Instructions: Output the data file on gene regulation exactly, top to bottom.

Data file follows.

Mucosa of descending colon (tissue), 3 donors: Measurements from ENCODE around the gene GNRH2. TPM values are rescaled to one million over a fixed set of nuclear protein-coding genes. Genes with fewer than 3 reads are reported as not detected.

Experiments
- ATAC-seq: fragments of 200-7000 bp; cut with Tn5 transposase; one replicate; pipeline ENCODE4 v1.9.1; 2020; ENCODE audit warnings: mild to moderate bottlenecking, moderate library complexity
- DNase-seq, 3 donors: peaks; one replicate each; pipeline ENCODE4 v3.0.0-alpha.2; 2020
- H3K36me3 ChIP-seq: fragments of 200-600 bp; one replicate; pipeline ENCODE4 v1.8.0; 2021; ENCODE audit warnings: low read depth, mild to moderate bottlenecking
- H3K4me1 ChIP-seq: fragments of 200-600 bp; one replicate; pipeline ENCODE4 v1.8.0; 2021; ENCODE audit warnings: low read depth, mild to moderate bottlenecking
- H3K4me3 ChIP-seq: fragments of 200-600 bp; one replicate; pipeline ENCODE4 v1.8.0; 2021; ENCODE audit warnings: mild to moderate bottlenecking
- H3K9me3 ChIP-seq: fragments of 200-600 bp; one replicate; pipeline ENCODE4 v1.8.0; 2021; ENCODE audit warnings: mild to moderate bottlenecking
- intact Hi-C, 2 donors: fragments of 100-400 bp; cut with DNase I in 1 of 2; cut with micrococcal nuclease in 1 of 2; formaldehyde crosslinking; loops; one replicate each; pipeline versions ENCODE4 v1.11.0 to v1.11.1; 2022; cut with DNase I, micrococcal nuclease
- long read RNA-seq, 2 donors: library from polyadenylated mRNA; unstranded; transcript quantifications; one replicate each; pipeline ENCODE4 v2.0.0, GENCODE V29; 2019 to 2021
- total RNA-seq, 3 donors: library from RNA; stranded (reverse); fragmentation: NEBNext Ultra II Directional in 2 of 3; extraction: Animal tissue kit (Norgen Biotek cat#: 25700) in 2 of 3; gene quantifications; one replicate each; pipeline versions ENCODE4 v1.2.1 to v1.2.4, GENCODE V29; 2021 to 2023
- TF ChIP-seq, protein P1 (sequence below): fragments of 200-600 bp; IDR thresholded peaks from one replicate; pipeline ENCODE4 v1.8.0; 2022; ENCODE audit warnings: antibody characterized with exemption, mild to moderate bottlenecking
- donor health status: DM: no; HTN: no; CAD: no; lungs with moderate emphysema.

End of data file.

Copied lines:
Mucosa of descending colon (tissue), 3 donors: Measurements from ENCODE around the gene GNRH2. TPM values are rescaled to one million over a fixed set of nuclear protein-coding genes. Genes with fewer than 3 reads are reported as not detected.

Experiments
- ATAC-seq: fragments of 200-7000 bp; cut with Tn5 transposase; one replicate; pipeline ENCODE4 v1.9.1; 2020; ENCODE audit warnings: mild to moderate bottlenecking, moderate library complexity
- DNase-seq, 3 donors: peaks; one replicate each; pipeline ENCODE4 v3.0.0-alpha.2; 2020
- H3K36me3 ChIP-seq: fragments of 200-600 bp; one replicate; pipeline ENCODE4 v1.8.0; 2021; ENCODE audit warnings: low read depth, mild to moderate bottlenecking
- H3K4me1 ChIP-seq: fragments of 200-600 bp; one replicate; pipeline ENCODE4 v1.8.0; 2021; ENCODE audit warnings: low read depth, mild to moderate bottlenecking
- H3K4me3 ChIP-seq: fragments of 200-600 bp; one replicate; pipeline ENCODE4 v1.8.0; 2021; ENCODE audit warnings: mild to moderate bottlenecking
- H3K9me3 ChIP-seq: fragments of 200-600 bp; one replicate; pipeline ENCODE4 v1.8.0; 2021; ENCODE audit warnings: mild to moderate bottlenecking
- intact Hi-C, 2 donors: fragments of 100-400 bp; cut with DNase I in 1 of 2; cut with micrococcal nuclease in 1 of 2; formaldehyde crosslinking; loops; one replicate each; pipeline versions ENCODE4 v1.11.0 to v1.11.1; 2022; cut with DNase I, micrococcal nuclease
- long read RNA-seq, 2 donors: library from polyadenylated mRNA; unstranded; transcript quantifications; one replicate each; pipeline ENCODE4 v2.0.0, GENCODE V29; 2019 to 2021
- total RNA-seq, 3 donors: library from RNA; stranded (reverse); fragmentation: NEBNext Ultra II Directional in 2 of 3; extraction: Animal tissue kit (Norgen Biotek cat#: 25700) in 2 of 3; gene quantifications; one replicate each; pipeline versions ENCODE4 v1.2.1 to v1.2.4, GENCODE V29; 2021 to 2023
- TF ChIP-seq, protein P1 (sequence below): fragments of 200-600 bp; IDR thresholded peaks from one replicate; pipeline ENCODE4 v1.8.0; 2022; ENCODE audit warnings: antibody characterized with exemption, mild to moderate bottlenecking
- donor health status: DM: no; HTN: no; CAD: no; lungs with moderate emphysema.